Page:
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Selected Books by Edmund Blair Bolles

  • Galileo's Commandment: 2500 Years of Great Science Writing
  • The Ice Finders: How a Poet, a Professor, and a Politician Discovered the Ice Age
  • Einstein Defiant: Genius vs Genius in the Quantum Revolution

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David Rose

Another great blog, thanks. But to get from 'pattern recognition' to 'Meaningful thought, syntactic thought, sensual thought' involves a couple of extra steps :-) Edelman's explanation of what he calls 'higher order consciousness', which he associates with language, involves the brain recognising its own patterns, and categorising them, i.e. constructing patterns of patterns. Halliday's model of language is both metafunctional, including experiential and interpersonal patterns of meaning, and metaredundant, in which patterns of meanings are patterns of wordings which are patterns of soundings. It is these metaredundant patterns of patterns of patterns that give us the elaborate meaning potential of language. 'Pattern recognition' may have been given a bad name by the behaviourists, but it does seem to be a basic mechanism of consciousness. Its just not the whole story.


You're right to observe that behaviorist ideas have been sneaking in the back door of neural networks. In fact, most of the computational linguists I know are firmly against any idea of an LAD. What always amazes me is that they have almost no reason to think this from their own research. Just because you get a computer to create/understand certain aspects of human language, doesn't tell you anything about how human language works. To think otherwise is to admit a Cartesian dualism no modern scientist would like to be accused of.

Again, I'll observe that you set up Pinker and innate syntax as a straw man here. What structures you develop in the brain and how the structures develop are two completely separate questions.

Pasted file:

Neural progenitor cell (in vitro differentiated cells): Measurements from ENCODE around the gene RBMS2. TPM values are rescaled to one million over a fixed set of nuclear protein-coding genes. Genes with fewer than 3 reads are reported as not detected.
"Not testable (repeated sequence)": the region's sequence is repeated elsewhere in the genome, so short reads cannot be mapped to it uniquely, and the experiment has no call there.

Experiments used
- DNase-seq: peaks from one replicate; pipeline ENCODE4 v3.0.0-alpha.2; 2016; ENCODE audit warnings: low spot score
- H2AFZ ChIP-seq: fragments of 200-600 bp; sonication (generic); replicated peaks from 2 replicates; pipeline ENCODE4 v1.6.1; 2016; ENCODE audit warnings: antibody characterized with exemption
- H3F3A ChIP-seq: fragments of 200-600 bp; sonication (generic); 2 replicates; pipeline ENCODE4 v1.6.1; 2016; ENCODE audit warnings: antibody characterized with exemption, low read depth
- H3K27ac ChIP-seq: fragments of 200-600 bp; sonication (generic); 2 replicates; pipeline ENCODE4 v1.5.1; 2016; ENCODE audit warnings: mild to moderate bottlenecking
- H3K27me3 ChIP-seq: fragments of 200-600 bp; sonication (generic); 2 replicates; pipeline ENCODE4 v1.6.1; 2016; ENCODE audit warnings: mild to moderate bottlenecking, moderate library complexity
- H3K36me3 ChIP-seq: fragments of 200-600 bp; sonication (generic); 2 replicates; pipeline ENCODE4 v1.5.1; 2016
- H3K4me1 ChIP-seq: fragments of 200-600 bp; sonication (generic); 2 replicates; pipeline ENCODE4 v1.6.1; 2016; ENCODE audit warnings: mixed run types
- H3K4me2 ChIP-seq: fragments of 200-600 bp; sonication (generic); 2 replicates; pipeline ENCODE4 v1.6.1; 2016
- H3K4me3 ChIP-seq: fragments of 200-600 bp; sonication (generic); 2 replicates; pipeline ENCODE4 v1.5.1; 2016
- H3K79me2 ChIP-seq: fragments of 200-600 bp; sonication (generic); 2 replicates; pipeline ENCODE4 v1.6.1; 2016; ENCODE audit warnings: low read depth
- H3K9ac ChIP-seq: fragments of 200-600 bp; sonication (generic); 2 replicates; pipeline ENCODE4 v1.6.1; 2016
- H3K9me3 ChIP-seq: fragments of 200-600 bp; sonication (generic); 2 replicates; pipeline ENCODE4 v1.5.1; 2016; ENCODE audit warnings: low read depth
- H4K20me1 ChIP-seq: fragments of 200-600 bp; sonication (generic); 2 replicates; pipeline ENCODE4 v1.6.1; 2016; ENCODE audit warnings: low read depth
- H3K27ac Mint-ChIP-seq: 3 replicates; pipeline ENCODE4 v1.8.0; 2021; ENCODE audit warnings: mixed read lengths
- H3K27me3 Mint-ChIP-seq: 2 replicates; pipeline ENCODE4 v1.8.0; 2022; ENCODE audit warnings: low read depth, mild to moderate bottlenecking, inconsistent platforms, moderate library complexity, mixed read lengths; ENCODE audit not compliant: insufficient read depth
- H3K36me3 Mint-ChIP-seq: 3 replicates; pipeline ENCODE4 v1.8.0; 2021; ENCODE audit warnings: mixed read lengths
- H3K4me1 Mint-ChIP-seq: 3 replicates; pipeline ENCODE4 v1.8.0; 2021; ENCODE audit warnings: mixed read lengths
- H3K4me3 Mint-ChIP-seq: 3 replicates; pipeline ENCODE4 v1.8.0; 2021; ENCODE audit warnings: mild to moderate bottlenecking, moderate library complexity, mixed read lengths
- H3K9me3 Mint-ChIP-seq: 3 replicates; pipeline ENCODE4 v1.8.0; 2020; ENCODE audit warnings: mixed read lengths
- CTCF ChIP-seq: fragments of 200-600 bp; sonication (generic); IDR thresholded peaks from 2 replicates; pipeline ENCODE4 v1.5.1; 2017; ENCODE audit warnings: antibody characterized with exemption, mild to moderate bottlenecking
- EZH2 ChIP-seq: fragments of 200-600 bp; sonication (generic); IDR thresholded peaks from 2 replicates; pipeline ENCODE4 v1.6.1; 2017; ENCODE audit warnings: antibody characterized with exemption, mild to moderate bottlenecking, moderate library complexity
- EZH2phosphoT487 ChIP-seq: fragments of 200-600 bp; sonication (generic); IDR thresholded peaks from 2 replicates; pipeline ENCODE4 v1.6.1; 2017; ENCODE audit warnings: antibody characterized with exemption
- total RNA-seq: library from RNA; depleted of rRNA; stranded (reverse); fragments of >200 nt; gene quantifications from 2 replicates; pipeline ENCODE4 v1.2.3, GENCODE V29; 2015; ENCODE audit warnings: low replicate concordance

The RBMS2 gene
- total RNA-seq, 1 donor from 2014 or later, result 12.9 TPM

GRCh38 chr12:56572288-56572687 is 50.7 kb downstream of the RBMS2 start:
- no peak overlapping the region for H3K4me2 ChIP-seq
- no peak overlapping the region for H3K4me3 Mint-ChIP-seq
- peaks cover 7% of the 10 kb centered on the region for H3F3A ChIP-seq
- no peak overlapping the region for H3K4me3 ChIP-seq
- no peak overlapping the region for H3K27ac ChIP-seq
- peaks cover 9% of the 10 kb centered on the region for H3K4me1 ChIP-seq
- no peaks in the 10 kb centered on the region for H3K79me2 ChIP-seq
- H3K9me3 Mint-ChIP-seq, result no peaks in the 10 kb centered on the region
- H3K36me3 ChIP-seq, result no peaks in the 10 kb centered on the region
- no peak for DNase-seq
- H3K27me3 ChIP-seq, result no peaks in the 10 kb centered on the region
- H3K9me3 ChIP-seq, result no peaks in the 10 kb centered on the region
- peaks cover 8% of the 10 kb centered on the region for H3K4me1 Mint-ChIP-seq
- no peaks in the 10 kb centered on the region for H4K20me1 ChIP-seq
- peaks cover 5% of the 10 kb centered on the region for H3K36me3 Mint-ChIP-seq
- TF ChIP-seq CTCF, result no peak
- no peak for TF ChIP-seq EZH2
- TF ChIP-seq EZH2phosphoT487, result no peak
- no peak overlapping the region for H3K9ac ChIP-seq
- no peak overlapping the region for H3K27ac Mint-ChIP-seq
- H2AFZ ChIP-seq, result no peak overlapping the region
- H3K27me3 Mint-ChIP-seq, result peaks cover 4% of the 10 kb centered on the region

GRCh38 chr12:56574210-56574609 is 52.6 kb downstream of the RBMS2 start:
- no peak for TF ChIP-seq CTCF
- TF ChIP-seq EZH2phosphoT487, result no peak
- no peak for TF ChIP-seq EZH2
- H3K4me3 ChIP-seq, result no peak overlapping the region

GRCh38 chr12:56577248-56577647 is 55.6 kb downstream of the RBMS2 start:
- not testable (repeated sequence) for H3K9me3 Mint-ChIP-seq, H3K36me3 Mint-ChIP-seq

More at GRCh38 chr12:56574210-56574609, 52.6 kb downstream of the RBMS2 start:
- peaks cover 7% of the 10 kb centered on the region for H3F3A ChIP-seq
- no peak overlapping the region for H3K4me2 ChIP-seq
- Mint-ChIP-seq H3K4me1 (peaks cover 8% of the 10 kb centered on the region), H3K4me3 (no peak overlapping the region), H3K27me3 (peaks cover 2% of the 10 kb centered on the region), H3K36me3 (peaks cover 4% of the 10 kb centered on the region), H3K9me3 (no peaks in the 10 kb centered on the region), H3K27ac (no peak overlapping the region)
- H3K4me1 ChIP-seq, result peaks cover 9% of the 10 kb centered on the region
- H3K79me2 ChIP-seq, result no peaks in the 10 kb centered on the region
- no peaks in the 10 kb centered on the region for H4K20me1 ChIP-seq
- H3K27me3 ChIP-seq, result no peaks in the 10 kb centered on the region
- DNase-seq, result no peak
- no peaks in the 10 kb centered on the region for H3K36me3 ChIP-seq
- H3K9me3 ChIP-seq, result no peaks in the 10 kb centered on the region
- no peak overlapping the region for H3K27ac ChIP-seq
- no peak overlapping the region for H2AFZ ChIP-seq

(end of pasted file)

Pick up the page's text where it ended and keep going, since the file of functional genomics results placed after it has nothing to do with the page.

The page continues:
BLOGGER: Argue as you will, but I resent being told I set up a straw man. I think I present matters honestly, although I admit to a capacity for error. There are all kinds of theories of innate ideas. Maybe Pinker's are more radical than yours, or maybe he has toned them down since he wrote his book. I'm responding to what I read, or what I thought I read and don't like to be told I'm being crooked on my own blog.


Sorry to have offended. It was unintentional.

I was responding to what I thought was a claim that Pinker thinks all individual brains are identical down to the neuron. He'd have to be completely ignorant of the past 20 years of brain science to think that.

What I think Pinker would say is that all brains work the same way, according to the same principles. But this is an entirely different claim than a claim that all brains have the exact same structure. Every normal child's bones develop a little differently depending upon how much exercise they get, how much calcium they recieve, etc. So there is some variation, but all normal children end up with similar skeletal structure that carries out similar functions. I think Pinker would say the same about the brain its topography might end up different in different individuals, but that all the relevant structures are there in everyone. I could be wrong (about him).

I know I play the foil here a lot, but in fact, I really appreciate the work of this blog and I do not believe its author to be intentionally deceptive in any way. In fact, since he's not a professional linguist, he doesn't have a reason to be - and that's kind of nice.

Semehani, mzee. Nakuomba buraa yako.

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